Manda attracted attention everywhere we went and stimulated many halting conversations. We spoke the French of a 2 year old. But, people would struggle with us just to learn more about Manda.

Christmas of 1992 was bad for us. Our cat, Patches, had become very sick. Nothing seemed to make her better, and as best as we can figure out, the vets really never knew what was wrong. Every day she was at the vet trying something new. It was difficult for us because we hadn’t learned the right French words in our intensive French language training. We could deal with shopping, a restaurant, a train station, or a polite conversation with a neighbor. But we were ill prepared to deal with endoscopies, viruses, salves, shots, and the eventual heartbreak of losing a family member in a strange country. We lost Patches on 23 December 1992. She died in the arms of our vet while we ate at a local restaurant. The next day, Lynne and I along with the vet cried together while trimming some keepsake hair and saying goodbye to Patches.

We still wonder, “Did we do everything we could? Did the language barrier prevent us from understanding a possible treatment? Did we ask the right questions? Did we answer the vet’s questions right?” Through all of this, Manda was there to console us, but we weren’t paying too much attention to her. We wish we would have been.

It started as soft stools and occassional diahhrea. We treated Manda for worms and she got better. Then she’d get bad again. No matter how bad she felt, though, she was excited about her daily walk or a trip to the pizzaria where she could lay under the table and get scraps of crust (pizza bones). But, within a few weeks we were back at the vet’s undergoing the same experience again.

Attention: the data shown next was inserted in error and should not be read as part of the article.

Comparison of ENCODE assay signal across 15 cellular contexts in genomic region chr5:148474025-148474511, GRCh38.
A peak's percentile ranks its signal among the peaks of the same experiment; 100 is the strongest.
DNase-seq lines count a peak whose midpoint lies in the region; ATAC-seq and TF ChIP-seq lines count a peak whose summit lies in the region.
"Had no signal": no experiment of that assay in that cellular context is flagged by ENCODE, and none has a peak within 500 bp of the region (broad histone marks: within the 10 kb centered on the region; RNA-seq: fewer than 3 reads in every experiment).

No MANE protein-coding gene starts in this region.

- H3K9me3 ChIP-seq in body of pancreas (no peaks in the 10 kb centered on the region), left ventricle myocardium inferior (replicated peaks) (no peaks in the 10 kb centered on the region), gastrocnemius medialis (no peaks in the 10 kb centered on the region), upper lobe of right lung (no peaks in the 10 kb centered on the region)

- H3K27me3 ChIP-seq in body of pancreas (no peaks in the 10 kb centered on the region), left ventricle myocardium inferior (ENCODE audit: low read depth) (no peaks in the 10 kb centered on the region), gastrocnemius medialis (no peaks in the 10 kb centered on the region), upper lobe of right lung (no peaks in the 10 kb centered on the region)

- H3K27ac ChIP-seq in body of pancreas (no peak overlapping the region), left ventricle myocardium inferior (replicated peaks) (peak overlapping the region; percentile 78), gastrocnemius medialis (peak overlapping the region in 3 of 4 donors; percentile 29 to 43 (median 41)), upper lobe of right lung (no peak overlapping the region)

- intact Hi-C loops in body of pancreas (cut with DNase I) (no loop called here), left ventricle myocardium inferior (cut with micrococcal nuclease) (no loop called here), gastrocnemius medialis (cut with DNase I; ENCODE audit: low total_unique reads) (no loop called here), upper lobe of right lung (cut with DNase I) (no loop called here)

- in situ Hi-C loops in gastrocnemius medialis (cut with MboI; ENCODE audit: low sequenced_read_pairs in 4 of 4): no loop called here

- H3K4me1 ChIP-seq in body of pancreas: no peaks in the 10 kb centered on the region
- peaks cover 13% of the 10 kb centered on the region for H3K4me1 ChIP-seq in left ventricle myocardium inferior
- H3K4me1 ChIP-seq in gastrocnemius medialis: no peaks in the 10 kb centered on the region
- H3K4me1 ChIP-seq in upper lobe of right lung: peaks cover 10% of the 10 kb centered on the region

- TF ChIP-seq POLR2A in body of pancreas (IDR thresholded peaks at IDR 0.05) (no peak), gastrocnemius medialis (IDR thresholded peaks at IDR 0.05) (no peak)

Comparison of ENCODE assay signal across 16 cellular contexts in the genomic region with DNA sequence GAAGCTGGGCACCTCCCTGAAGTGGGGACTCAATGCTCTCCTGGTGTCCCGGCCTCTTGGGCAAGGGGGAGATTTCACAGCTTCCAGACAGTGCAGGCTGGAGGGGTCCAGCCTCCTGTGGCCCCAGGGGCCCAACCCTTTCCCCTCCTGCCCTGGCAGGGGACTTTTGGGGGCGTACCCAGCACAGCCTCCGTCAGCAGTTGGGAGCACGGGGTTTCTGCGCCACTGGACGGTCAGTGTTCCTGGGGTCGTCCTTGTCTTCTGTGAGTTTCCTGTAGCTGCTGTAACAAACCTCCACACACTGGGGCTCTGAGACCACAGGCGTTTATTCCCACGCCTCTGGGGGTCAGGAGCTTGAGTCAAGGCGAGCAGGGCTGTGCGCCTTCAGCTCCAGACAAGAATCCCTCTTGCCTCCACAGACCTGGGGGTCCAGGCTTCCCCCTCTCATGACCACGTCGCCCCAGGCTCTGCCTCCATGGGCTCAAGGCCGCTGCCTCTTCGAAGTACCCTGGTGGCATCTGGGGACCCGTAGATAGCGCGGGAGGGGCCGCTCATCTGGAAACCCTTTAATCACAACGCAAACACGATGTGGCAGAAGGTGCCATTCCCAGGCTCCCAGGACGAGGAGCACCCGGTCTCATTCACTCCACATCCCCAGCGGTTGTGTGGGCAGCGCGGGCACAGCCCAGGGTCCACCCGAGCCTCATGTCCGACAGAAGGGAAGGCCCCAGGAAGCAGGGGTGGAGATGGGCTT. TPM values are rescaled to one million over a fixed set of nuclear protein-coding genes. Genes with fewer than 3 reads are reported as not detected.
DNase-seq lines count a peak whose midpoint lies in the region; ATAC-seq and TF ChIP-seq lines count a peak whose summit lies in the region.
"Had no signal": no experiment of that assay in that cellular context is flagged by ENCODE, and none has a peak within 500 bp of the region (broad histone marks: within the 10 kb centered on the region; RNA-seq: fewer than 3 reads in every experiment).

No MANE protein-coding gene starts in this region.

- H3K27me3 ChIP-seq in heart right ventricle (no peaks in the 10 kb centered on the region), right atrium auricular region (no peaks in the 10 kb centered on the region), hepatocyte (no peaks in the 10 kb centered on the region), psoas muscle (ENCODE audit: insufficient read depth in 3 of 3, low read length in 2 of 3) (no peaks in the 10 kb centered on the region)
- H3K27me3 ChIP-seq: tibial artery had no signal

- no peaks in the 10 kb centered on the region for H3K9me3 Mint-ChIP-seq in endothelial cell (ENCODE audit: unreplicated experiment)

I can’t describe how traumatic, depressing, and emotional this time was. The ups and downs took us from exhilaration, believing Manda was okay, to absolute depression realizing she was very sick. Finally, after many weeks she was diagnosed with colon cancer. In order to better understand our options, we called the Veterinary Teaching Hospital at Colorado State University and talked to a Dr. Hall. He recommended that we talk to Dr. Withrow, who was very helpful and informative. We soon discovered that Dr. Withrow was well known as an oncologist. Our vet in France had heard him lecture and had read some of his publications. We made the bizarre decision (at least, according to our French neighbors), to fly Manda back home to Fort Collins, Colorado for examination at treatment at CSU. Dr. Withrow and the extraordinary staff at CSU booked an examination for us a few days later.

Next time I’ll describe our experiences at CSU. The ending is sad, but the experience and our “lessons learned” can benefit all Berner owners.


Posted by Rick on 07/28/2004 at 06:30 PM

Permalink | eMail this article.

 |  Back  |  Top